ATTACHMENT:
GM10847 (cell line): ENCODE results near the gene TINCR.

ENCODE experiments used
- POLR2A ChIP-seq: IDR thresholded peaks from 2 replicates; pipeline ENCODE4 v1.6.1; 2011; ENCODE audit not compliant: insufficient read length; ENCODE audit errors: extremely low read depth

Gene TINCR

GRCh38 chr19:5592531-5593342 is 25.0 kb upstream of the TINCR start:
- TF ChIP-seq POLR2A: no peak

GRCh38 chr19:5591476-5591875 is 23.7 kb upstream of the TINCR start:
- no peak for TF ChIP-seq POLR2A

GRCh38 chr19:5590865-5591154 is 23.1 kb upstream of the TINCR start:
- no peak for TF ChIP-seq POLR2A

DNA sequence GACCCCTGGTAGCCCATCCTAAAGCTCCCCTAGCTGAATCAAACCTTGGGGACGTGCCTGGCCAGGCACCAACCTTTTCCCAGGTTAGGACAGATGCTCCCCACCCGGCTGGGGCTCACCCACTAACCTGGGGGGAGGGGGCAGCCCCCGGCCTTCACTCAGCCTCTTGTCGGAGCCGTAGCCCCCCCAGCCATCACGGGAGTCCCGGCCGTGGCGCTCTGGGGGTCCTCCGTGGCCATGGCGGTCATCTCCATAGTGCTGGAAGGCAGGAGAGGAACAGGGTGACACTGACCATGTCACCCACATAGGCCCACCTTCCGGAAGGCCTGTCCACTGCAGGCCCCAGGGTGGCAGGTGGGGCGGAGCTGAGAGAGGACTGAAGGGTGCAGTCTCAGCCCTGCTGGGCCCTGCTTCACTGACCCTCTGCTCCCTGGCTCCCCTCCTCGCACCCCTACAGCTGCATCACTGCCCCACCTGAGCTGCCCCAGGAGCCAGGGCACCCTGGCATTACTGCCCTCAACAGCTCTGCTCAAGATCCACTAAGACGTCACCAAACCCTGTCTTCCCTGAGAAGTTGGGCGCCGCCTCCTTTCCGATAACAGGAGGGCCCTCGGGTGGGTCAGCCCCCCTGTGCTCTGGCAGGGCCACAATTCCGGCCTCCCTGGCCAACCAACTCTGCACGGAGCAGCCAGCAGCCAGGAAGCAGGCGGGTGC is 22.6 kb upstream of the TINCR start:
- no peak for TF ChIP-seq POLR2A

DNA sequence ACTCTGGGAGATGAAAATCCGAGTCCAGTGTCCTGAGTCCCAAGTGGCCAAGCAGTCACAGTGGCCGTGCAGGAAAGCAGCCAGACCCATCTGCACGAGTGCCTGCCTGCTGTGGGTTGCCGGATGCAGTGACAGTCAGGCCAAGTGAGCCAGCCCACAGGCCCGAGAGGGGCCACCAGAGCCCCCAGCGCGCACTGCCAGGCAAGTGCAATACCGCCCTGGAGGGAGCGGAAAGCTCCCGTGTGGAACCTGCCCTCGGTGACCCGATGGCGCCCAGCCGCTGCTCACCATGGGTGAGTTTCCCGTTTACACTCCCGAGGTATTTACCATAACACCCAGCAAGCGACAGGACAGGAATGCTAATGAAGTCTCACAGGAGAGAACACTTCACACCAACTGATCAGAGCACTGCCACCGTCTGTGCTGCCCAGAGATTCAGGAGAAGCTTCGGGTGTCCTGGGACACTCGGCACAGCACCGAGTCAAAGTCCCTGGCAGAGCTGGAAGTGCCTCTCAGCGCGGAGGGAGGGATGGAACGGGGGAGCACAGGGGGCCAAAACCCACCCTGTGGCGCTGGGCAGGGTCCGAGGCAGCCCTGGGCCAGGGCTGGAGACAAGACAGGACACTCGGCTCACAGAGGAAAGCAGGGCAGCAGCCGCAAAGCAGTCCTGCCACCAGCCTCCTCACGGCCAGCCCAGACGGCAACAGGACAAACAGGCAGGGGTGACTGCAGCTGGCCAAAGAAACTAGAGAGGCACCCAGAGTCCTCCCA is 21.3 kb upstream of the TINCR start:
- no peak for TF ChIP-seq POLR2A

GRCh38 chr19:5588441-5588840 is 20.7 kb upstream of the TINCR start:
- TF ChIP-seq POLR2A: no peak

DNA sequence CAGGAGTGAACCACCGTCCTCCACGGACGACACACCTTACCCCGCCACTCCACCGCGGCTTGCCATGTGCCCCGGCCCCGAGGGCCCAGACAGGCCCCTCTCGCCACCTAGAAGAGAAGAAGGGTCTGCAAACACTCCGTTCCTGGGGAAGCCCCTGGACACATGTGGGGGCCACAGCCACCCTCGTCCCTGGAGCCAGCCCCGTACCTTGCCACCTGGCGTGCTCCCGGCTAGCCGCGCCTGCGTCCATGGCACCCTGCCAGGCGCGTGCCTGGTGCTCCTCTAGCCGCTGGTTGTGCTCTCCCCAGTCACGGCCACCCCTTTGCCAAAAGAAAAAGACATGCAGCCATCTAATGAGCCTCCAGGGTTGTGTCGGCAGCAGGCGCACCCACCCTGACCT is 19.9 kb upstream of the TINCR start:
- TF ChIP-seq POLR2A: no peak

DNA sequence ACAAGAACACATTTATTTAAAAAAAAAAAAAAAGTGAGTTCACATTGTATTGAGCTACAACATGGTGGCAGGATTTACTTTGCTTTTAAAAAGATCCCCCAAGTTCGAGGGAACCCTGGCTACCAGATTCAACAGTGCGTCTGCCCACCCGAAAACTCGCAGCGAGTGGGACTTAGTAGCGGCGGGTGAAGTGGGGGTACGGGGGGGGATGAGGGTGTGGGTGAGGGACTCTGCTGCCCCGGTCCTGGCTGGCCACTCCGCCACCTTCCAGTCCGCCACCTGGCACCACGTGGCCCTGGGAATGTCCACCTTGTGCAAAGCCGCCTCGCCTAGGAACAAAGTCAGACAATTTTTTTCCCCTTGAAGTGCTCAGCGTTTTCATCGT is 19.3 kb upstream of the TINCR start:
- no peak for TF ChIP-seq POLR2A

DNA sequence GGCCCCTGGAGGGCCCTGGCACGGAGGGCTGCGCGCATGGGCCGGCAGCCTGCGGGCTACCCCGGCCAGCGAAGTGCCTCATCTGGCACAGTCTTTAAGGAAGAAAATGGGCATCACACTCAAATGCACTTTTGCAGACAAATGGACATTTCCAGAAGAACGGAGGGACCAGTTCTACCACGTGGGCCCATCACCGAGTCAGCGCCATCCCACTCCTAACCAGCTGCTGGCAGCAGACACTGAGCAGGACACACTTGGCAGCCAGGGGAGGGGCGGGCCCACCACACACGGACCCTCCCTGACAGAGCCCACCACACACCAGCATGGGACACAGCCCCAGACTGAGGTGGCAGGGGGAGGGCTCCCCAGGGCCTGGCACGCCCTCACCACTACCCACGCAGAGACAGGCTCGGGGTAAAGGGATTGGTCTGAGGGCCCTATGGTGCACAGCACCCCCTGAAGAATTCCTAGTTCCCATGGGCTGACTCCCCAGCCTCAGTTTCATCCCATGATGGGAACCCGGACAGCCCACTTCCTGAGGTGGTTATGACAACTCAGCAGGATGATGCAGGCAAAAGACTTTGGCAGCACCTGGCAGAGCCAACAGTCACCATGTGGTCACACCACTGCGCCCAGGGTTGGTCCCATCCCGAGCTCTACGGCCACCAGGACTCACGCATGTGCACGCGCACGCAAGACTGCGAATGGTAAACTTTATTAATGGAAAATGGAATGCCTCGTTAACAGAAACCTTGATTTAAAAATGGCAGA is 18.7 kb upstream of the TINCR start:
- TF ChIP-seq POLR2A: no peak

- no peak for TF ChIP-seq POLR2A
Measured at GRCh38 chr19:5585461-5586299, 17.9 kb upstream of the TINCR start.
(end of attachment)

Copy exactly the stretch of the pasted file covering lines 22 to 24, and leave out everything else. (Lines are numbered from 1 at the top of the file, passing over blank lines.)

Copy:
- TF ChIP-seq POLR2A: no peak

- no peak for TF ChIP-seq POLR2A
Measured at GRCh38 chr19:5585461-5586299, 17.9 kb upstream of the TINCR start.